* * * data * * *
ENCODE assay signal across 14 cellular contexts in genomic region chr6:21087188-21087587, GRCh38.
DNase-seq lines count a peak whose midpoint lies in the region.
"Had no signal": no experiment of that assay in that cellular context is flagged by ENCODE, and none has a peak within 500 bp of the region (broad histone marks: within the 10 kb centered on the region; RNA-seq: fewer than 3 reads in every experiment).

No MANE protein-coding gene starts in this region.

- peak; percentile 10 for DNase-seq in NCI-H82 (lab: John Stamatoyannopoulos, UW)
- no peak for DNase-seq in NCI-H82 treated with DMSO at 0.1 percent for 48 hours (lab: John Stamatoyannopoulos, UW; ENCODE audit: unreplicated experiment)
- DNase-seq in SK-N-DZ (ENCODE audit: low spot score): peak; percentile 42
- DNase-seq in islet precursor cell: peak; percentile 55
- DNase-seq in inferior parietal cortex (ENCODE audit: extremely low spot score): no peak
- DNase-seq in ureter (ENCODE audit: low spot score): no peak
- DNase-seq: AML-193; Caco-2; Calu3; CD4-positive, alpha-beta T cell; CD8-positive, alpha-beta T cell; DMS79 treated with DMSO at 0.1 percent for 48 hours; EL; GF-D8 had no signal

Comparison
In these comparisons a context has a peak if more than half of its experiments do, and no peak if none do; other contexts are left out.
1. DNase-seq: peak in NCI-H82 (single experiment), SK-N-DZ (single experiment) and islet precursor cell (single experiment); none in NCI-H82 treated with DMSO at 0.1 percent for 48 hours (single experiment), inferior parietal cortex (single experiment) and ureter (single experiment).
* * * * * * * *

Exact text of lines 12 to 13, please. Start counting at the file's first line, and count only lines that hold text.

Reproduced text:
Comparison
In these comparisons a context has a peak if more than half of its experiments do, and no peak if none do; other contexts are left out.